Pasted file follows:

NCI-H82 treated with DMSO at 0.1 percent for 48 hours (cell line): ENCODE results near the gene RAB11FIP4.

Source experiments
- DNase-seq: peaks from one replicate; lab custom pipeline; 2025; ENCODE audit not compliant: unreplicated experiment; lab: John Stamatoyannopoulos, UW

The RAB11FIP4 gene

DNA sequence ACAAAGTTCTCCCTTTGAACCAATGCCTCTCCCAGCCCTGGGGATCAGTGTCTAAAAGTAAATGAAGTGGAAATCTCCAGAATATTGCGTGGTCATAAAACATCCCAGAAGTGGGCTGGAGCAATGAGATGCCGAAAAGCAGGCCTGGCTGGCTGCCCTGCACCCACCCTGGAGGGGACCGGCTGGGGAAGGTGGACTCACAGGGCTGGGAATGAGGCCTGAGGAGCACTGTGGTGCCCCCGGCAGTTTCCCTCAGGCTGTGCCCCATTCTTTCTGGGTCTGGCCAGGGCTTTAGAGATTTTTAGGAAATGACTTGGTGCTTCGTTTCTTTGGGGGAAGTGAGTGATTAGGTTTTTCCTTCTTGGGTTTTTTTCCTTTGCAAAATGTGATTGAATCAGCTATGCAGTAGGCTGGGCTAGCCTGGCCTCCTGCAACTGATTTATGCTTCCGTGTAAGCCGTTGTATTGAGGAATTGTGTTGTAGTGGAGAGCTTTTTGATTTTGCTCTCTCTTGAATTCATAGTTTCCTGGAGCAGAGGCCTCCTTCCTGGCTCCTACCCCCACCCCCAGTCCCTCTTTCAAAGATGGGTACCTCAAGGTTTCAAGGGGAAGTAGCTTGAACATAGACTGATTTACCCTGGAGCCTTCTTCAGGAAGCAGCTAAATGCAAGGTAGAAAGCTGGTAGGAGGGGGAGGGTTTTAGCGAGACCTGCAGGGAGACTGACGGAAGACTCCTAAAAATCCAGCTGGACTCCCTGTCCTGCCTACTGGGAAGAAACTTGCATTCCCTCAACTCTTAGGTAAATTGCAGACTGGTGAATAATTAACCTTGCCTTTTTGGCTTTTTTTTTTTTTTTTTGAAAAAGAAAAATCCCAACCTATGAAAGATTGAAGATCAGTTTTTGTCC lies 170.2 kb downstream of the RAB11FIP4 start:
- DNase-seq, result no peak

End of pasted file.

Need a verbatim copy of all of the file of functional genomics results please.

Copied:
NCI-H82 treated with DMSO at 0.1 percent for 48 hours (cell line): ENCODE results near the gene RAB11FIP4.

Source experiments
- DNase-seq: peaks from one replicate; lab custom pipeline; 2025; ENCODE audit not compliant: unreplicated experiment; lab: John Stamatoyannopoulos, UW

The RAB11FIP4 gene

DNA sequence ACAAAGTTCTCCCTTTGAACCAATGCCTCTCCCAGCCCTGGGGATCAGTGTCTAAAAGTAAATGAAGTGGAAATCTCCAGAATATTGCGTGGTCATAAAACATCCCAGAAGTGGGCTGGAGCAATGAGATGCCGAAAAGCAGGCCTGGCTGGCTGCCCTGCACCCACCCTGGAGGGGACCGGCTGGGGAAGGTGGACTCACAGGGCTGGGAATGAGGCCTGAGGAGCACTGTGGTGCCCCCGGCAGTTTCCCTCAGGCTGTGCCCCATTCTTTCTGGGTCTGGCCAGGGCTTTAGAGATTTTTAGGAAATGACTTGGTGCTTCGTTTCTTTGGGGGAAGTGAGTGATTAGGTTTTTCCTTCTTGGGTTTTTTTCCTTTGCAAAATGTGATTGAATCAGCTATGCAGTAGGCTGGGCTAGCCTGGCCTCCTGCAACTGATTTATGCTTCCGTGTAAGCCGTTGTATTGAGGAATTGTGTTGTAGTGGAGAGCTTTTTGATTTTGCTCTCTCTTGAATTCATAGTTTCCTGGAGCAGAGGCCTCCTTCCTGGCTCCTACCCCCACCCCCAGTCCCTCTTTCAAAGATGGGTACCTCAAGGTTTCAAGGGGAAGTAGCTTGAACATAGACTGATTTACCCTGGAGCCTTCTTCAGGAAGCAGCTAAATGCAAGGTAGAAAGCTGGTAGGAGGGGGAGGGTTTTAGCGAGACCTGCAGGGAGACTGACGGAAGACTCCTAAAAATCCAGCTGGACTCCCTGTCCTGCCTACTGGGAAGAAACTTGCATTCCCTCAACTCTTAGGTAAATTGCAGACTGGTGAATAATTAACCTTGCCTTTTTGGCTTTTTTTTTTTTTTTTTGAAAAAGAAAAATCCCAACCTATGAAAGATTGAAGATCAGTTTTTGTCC lies 170.2 kb downstream of the RAB11FIP4 start:
- DNase-seq, result no peak